University of Sussex
Makar, Irene Christine.pdf (3.23 MB)

Institutionalized effects on innovation: a case study of dental care

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posted on 2023-06-09, 01:51 authored by Irene Christine Makar
This thesis, by observing diffusion, improves understanding of constrains to innovation. It explores dental care in detail, the nature of the market, considerations affecting throughput, introducing the field of dentistry to innovation studies to which patterns of innovation differ from medicine. It describes how the financial managers of dental-care and other institutions mediate/organize the articulation of demand and the decisions of clinical care firms as they seek to drive profitability from dental implant technology. The research followed knowledge at the level of a technique, where transformative effects of technology are understood in terms of technique Pavitt (1987a,c), Rosenberg (1976b, 1982) and Nightingale (2008), in real time, drawing on Granberg’s (1997) mapping technique. The research highlights the value of Chandler’s (1977, 1990) emphasis on “throughput” to the dental sector (Nightingale, 2000; Lazonick, 2005: 40) and the notion that institutions make sense of the stability and structure of the collective action Lundvall (2007) and Johnson (2010), supported by Nelson (2008) and others. For effect on capacity utilization, the research drew on medical economic efficiency literature, Gelijns & Rosenberg (1994) and others of Rosenberg, in other sectors, to draw attention to the interconnectedness of efficiency and utilization to the medical specializations, institutions, bottlenecks, model of delivery and benefits of iterative learning Arrow (1962), Rosenberg (1982), David (1986), and Johnson (2010), that laid the basis to exploring bottlenecks to delivery of dental care, to medical care. The constraint to innovation is the insurance-based financial system, as it changes the direction of learning. Trajectories of technical change have sub-sector, process-level influences that vary with dentist specialty. Learning is directed toward capacity utilization, by increasing throughput to spread costs at a given level of reimbursement, and the prime influence to practical knowledge and change to technique, is the institutionalized continuing education. The thesis shows post-adoption risks to transformation of technique are important to understanding innovation, because it can change the direction of learning, thus challenging the notion of research-based discovery as the preliminary driver of innovation.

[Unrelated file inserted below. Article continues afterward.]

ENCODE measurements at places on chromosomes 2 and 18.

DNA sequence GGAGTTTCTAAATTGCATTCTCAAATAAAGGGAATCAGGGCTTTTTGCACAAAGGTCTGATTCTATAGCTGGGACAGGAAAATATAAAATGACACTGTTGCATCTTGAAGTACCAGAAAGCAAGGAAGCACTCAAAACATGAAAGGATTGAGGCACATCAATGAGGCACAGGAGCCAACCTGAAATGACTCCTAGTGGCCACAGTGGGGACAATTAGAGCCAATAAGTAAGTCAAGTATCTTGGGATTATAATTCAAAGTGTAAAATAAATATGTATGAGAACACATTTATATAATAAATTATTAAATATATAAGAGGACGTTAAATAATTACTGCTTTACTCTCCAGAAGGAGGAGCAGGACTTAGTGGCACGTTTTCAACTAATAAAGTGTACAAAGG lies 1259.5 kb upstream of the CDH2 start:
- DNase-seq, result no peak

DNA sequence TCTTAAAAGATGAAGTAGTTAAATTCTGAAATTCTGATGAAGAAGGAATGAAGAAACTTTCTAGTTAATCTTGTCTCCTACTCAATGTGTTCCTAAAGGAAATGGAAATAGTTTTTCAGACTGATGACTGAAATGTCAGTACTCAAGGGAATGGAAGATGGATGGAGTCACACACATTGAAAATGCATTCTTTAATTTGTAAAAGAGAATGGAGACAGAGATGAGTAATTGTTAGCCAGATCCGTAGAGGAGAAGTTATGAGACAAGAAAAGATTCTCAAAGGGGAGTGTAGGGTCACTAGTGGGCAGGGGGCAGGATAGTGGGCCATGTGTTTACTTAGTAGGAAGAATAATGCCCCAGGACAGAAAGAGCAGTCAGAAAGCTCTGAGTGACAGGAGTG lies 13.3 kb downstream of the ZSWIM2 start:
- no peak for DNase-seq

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  • SPRU - Science Policy Research Unit Theses

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  • masters

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  • mphil


  • eng


University of Sussex

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